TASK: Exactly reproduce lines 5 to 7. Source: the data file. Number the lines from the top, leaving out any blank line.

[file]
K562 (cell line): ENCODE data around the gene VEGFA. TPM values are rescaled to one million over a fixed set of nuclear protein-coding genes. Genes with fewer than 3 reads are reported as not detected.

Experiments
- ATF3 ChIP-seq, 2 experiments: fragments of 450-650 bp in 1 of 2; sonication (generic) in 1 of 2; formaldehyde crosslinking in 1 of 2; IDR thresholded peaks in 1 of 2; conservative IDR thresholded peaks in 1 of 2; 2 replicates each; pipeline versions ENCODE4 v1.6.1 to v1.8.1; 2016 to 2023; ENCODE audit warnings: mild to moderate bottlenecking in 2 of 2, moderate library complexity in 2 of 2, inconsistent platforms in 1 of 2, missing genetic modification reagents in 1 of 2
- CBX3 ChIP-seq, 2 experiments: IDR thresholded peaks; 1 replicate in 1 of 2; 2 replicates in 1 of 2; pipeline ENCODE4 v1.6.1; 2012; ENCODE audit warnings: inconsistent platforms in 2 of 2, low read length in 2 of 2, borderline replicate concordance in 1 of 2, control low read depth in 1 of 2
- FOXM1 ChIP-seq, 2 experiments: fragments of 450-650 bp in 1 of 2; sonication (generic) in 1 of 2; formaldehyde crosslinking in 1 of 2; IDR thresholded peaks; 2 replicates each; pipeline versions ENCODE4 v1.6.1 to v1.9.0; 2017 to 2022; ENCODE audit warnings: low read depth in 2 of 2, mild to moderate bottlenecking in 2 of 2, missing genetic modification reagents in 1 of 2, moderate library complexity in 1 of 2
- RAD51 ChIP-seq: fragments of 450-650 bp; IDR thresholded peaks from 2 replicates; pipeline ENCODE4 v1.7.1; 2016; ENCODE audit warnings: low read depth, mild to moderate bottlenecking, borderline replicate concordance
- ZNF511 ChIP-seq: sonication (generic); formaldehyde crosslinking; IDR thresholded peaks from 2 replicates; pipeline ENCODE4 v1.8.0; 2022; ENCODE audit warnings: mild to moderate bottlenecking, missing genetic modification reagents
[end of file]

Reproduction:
- FOXM1 ChIP-seq, 2 experiments: fragments of 450-650 bp in 1 of 2; sonication (generic) in 1 of 2; formaldehyde crosslinking in 1 of 2; IDR thresholded peaks; 2 replicates each; pipeline versions ENCODE4 v1.6.1 to v1.9.0; 2017 to 2022; ENCODE audit warnings: low read depth in 2 of 2, mild to moderate bottlenecking in 2 of 2, missing genetic modification reagents in 1 of 2, moderate library complexity in 1 of 2
- RAD51 ChIP-seq: fragments of 450-650 bp; IDR thresholded peaks from 2 replicates; pipeline ENCODE4 v1.7.1; 2016; ENCODE audit warnings: low read depth, mild to moderate bottlenecking, borderline replicate concordance
- ZNF511 ChIP-seq: sonication (generic); formaldehyde crosslinking; IDR thresholded peaks from 2 replicates; pipeline ENCODE4 v1.8.0; 2022; ENCODE audit warnings: mild to moderate bottlenecking, missing genetic modification reagents